The menu at The Orient leans to predictable fare


January 17, 1991|By Mary Maushard

The Orient is a bit misleading. From its name, one might think this downtown Towson restaurant offers cuisine from across a continent.

It does not.

It offers a great number of Chinese dishes and a sampling of Japanese fare. There is an attractive sushi bar separate from the dining room.

Except for a mixed appetizer tempura plate, my husband and I stuck to Chinese dishes on a recent visit to The Orient. And except for that tempura, what we had was mostly run-of-the-mill. At higher than run-of-the-mill prices.

Take, for instance, my husband's Beef with Scallop in Delicious Sauce. For $11.95, he was served a platter of scallops and thin, but tough, beef slices with vegetables in a greasy brown sauce.

Bereft of seasoning, this dish tasted like every other beef-or- shellfish-and-vegetables-in-brown-sauce concoction.

Or take the soups we began with, Wonton and Chicken and Corn ($1.50). The Wonton Soup was so bland that eating it seemed pointless. The Chicken and Corn proved to be an egg drop soup with the faintest hint of corn flavoring. It did, however, improve greatly with a little soy sauce.

The next course, the Appetizer Tempura ($4.95) from the Japanese menu, was the one bright spot in our meal.

Served attractively in a wicker basket were two large shrimp plus green beans and onion, carrot and zucchini slices. It was almost enough to be an entree. Split, it was more than enough of an appetizer for the two of us.

Each of the offerings in the tempura was superb. Lightly breaded and not greasy, it was cooked perfectly and served with a delicious dipping sauce.

For an entree, I had Jumbo Shrimp Sauteed With Chef's Cut Vegetables in White Sauce as part of the full-meal special. For $15.95, the special includes soup, a spring roll, sushi, rice, a bitingly hot avocado paste and one of three entrees.

Except for the soup, all of the offerings on the special are served together in a sectioned black plastic plate that lets the food stand out. None of the portions is large; altogether, however, it was more than enough.

The large, tender shrimp were accompanied mostly by broccoli with some mushrooms and tiny ears of corn. I, too, was surprised to find my entree greasy.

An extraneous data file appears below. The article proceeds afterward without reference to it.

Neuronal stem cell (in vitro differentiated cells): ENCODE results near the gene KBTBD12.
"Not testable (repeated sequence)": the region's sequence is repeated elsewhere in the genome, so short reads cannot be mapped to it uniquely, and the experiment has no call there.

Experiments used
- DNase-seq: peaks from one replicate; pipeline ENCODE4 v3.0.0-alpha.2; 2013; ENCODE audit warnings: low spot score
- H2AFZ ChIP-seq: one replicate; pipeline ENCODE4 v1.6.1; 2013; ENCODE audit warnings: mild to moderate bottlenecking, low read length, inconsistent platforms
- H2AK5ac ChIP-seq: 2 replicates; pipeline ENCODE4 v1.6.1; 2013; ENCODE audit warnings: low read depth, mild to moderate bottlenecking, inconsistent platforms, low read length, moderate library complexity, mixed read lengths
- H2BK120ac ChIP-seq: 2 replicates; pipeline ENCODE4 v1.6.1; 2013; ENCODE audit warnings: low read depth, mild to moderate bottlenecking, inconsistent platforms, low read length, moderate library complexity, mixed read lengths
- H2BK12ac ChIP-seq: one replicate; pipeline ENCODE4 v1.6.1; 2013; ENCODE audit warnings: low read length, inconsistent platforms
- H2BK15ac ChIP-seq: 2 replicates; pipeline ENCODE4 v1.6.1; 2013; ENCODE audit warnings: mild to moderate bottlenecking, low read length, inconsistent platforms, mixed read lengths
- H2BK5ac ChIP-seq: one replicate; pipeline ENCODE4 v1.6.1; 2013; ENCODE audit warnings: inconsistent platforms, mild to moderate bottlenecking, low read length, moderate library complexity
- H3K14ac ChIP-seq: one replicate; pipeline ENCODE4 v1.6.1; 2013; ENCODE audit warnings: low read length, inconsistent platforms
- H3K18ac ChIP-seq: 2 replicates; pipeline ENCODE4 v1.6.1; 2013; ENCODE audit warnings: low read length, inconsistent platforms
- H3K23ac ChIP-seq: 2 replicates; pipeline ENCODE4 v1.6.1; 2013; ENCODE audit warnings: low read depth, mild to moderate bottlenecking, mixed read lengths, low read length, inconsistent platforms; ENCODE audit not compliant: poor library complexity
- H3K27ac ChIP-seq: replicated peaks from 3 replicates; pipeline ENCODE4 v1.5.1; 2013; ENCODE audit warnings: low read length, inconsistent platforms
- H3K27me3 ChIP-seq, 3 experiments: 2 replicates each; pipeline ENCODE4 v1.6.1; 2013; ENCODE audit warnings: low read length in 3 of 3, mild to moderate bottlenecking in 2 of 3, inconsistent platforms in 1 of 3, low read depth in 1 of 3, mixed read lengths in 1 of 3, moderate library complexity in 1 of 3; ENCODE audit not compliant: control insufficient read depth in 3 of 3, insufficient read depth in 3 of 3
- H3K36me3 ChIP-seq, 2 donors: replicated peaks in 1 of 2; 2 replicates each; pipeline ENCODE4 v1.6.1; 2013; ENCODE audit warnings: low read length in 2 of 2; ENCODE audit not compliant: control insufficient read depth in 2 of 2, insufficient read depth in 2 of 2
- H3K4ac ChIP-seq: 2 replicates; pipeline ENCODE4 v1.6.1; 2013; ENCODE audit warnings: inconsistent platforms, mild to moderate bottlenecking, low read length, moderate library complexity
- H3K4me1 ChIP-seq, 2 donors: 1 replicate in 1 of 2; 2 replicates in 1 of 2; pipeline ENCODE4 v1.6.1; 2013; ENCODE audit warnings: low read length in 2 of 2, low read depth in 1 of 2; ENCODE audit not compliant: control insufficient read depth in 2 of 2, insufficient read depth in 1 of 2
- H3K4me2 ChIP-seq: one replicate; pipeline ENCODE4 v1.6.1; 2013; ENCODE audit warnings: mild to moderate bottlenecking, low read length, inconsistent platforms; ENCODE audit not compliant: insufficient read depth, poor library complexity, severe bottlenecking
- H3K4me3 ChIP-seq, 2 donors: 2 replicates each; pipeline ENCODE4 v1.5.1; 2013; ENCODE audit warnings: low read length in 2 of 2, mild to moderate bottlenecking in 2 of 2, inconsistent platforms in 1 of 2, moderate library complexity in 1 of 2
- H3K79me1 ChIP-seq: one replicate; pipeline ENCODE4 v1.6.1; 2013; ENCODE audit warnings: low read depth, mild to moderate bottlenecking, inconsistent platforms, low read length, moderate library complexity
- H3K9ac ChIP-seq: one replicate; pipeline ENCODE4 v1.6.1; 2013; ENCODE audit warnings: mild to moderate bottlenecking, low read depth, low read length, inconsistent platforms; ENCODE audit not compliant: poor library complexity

I skipped dessert except for the obligatory fortune cookies, served at The Orient with orange sections.

My husband had the Mud Pie ($3.50). As with most mud pies, it was not cooked on the premises but was, my husband felt, above average.

The bill was $58, which included three cocktails, a half-carafe of the house wine and two coffees. For ordinary Chinese food, that's steep.

The service was as mediocre as the food. It was, in fact, abrupt. The waiter, quite friendly at the beginning, later seemed hardly able to pause at our table long enough to take our orders. We also had long waits for drinks, between courses and for our check on a night when there were only a few other tables to be served.

The Orient has two dining rooms divided by a glass wall. The decor is typical of modernistic Chinese restaurants -- dramatic colors, fake plants, bold wallpaper. Not unpleasant, but not unusual either. You've seen it all before. Unfortunately, you've also probably tasted it all before.

** The Orient

319 York Road, Towson


Hours: Monday-Thursday, 11:30 a.m. to 10 p.m.; Friday and Saturday, 11:30 a.m. to 11:30 p.m.; and Sunday, 11:30 a.m. to 10:30 p.m.

Reservations: Recommended on weekends.

Credit cards: Major credit cards accepted.

Handicapped access: Accessible.

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